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One

We arrived in the cemetery around four o'clock, stepping off the grumbling school bus into the crisp fall air. I wrapped my scarf tighter around my neck, pulled my hat further over my ears, and blew into my gloved hands."Are you alright?" My teacher, Mr. Cainson asked. His dark eyes were full of concern.I stared up at him and nodded, bending my head again so my hair fell like a curtain over my face.

"Good," he said, patting me shoulder gently and walking with me toward the slabs of gray stone.

My classmates followed behind us, walking amongst the bare trees and chattering about what they were doing over the weekend. This field trip held no significance for them. I blew on my hands again, rubbing my palms together through thin cotton, fingerless gloves, and tugged on my scarf, which did nothing to keep the creeping cold out. White puffs of breath followed me as I walked over rocks and stepped into leaves. My father was not buried here, but the memories were strong.

The field trip was to a cemetery in order to learn about local history and do gravestone rubbings. Mr. Cainson directed the trip every year in the fall, but I had doubts as soon as the school bus had passed through the tall gates atop which read in spiraling letters "Est. 1680."

“Pay attention to the dates on the stones,” Mr. Cainson had announced, peering over his shoulder at the rest of the bus’ occupants. “Was it a parent? Teenager? Child? Maybe an entire family? In the 17th and 18th centuries, it wasn’t uncommon for folk to die early from disease, fire, or even childbirth. A single sick family member could infect an entire community.”

There was a story he told about a circus coming to town during a particularly bad epidemic. The town used the circus tents to house the ill and dying, until one day someone set those tents on fire.

Something like that.

In bed this morning I had thought of pretending to be sick and spending the rest of the day reading safely indoors, but the sun was out, the leaves outside the bedroom window were glowing orange and yellow, and I realized that countless other classes had gone on this trip, done research on an urban legend, and come home safely. They had touched graves, looked at them, and walked among the spirits of the dead in this old part of the woods surrounded by rock fences. They had come home alive and happy.

Perhaps it was not the frightening, crumbling stone that faltered my steps; the skull’s heads with angel wings and grimacing, empty eyes, but my own inhuman grief. Perhaps sometimes a deep hole dug by sadness was avoided by bolting in fear. Death was simply one of those things that I couldn't help but to shy from.

My friends followed close behind me as I took hesitant steps into the cemetery, then diverged off their different ways. My teacher stayed by my side.

We sauntered forward, stepping over broken twigs and branches as the trees churned overhead in the crisp gale.

I stopped walking abruptly. there in the leaves was a tombstone almost as tall as me. A poem was etched in the stone and atop it was a sneering gargoyle.

Ludwig Von Tökkentakker, it read. Died 1898. An owner of a carnival who gathered many players who perhaps was never killed but stole the souls of his slayers.

I flinched and pulled my hat down over my ears again as a blast of wind picked up the leaves and made them swirl in the air. Such a sight I always thought was beautiful. Now, I shivered.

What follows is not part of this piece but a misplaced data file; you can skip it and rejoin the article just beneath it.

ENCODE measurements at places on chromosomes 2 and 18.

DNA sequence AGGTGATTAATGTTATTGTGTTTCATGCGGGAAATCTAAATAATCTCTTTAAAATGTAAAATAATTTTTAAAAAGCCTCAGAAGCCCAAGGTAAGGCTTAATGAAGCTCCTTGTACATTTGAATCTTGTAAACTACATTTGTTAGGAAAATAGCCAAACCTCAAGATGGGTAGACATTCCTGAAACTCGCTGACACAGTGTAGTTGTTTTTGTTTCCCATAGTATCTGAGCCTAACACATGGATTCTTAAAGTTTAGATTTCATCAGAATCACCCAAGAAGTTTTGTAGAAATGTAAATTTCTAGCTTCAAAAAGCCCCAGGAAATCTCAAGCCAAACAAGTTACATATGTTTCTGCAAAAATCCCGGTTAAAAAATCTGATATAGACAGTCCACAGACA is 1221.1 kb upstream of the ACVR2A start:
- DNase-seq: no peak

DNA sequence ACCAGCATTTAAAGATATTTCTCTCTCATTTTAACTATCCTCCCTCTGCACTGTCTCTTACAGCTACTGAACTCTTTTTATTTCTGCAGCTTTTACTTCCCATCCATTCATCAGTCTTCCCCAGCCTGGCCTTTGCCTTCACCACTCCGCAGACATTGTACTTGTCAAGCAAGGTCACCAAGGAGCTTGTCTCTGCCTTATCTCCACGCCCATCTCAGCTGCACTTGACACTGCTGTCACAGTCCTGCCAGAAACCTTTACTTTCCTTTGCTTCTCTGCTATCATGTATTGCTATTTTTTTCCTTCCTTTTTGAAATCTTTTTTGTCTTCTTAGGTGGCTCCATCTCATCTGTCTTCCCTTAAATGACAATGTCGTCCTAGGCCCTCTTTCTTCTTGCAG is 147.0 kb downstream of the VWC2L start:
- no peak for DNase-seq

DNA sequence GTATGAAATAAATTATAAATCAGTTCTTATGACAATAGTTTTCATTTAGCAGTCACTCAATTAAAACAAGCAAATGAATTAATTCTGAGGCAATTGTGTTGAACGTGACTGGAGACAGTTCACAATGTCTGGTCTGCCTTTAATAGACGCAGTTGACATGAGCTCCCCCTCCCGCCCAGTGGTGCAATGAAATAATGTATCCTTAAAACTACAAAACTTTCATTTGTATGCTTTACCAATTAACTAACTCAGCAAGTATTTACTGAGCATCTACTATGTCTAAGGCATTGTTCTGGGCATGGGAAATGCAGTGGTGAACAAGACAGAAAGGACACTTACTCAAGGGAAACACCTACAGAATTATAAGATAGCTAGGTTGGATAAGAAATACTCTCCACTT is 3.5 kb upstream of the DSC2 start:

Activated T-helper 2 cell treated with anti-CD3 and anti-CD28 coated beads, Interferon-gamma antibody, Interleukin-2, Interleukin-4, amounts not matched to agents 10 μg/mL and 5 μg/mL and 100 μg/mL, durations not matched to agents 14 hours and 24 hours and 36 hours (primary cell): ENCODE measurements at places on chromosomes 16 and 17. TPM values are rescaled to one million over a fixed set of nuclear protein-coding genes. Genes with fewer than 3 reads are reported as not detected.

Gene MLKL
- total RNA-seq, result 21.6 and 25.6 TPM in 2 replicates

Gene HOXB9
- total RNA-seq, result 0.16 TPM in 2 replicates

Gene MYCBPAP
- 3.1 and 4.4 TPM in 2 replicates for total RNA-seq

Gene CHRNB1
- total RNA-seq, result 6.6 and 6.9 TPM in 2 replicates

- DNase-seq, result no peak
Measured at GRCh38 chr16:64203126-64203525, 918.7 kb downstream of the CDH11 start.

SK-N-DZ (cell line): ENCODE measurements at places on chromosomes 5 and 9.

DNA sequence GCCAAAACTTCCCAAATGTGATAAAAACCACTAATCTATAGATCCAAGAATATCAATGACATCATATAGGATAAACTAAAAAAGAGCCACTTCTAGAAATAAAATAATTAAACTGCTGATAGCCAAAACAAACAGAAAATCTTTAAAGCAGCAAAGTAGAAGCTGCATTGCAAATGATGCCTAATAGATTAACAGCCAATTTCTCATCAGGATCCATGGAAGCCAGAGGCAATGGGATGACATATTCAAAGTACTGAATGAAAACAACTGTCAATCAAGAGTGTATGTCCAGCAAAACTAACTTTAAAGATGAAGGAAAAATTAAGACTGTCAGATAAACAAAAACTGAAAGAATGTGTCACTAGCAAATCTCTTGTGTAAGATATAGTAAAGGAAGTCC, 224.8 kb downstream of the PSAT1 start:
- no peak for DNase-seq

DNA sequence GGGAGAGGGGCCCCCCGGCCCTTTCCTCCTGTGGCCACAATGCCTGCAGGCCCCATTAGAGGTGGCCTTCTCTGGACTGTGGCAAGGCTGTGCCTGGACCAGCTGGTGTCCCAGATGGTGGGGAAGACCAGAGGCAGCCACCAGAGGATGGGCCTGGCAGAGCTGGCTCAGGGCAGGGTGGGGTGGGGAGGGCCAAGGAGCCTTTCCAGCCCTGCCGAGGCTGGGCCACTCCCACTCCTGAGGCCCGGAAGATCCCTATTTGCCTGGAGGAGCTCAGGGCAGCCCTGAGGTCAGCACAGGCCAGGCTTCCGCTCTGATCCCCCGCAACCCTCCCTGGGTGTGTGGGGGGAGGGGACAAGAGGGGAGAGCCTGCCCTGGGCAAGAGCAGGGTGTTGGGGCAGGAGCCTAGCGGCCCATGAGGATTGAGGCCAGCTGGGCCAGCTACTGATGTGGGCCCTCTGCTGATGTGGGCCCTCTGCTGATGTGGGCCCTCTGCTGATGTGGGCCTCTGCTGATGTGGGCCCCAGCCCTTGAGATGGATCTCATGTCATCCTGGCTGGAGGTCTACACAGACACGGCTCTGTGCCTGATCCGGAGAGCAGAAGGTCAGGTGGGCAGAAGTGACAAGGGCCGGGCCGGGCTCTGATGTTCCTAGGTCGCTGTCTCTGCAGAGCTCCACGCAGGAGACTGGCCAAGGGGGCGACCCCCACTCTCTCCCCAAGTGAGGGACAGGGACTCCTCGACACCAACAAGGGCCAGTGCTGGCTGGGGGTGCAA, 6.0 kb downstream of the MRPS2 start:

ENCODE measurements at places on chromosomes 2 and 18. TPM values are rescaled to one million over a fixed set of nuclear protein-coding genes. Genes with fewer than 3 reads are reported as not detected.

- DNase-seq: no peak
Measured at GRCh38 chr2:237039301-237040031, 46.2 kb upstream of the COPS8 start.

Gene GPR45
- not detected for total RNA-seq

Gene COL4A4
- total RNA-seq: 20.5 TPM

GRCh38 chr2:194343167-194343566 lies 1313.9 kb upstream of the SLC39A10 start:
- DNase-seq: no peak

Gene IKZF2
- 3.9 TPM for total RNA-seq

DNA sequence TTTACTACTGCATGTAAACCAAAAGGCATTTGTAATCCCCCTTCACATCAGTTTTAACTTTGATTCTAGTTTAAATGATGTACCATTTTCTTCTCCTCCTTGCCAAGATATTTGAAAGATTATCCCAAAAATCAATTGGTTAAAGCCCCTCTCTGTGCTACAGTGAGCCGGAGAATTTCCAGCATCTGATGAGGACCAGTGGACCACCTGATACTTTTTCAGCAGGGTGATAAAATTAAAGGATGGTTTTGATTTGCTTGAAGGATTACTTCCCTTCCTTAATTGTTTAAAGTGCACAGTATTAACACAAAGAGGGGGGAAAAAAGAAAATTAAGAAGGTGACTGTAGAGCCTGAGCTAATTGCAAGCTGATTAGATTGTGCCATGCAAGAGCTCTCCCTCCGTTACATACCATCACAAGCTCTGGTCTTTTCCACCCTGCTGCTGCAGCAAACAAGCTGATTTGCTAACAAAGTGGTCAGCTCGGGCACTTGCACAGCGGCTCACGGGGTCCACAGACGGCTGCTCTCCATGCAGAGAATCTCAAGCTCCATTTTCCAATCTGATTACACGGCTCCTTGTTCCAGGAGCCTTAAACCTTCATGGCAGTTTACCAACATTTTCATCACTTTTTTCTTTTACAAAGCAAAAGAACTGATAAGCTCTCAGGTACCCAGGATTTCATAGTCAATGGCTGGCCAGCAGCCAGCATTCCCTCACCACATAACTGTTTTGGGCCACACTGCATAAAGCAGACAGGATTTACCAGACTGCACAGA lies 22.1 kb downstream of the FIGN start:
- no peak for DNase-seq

"I..." Mr. Cainson said gently. "I wouldn't take the words literally. The poem was probably a joke...there are several legends surrounding Ludwig Von Tökkentakker and more than likely someone long after his death put an epitaph on his grave based on those legends. There are photos of his grave and when it was new there was no writing on it. It was simply put there to frighten people into believing silly stories. You can imagine the sorts of people who would do that.”

Further down the hill, Dylan and Rob, two hockey players from my class, were guffawing loudly and throwing sticks and leaves at the girls. “Don’t get eaten by graveworms!” They shouted.

Carissa, Melissa, and Natalie shrieked behind pretty smirks, fluttering their eyelashes. Melissa’s hair was impeccably platinum beneath a perfectly positioned wool beanie, and Carissa covered her mouth in mock terror, her dark curls falling over her shoulders.

“Boys,” Mr. Cainson said sternly, walking away from me and towards them.

I touched the word carnival with a fingertip, then jerked me hand away. "It seems old to me," I muttered.

I turned away to find something less weird when the shine of something caught my eye.

There -- partially covered by dry leaves -- I walked toward it without thinking, taking my hands out of my pockets and swooping down to cup it in my palms.

A golden coin -- heavy, the size of a field hockey ball, and nearly half an inch thick. I had to have it. It was so delightfully shiny, and the weight was pleasant in my hands.

“Anna!” Beatrice was shouting for me.

“Anna,” Carissa mimicked in a mocking tone.

Barely readable were the words Admit One to Carnival. Instantly I glanced around, my eyes searching for the grave. On the tombstone lay a round indentation; as though someone had taken a large hammer and pushed the stone back an inch or so.

“Come over here and see this!” Bea called.

More shrieking. The sheen of leaves was getting kicked up by running feet. The boys hollered, giggling.

“Let’s get focused, people,” Mr. Cainson called.

My hand, with the coin, reached toward the place on the tombstone where it belonged, and pressed the coin in. The indentation clicked, then the coin fell into a hole.

“Cool,” I muttered.

Rustling of leaves. My classmates shouting to one another and stirring up the forest floor. Birds twittering overhead. The hillside roaring, rushing up to meet me.

And...nothing.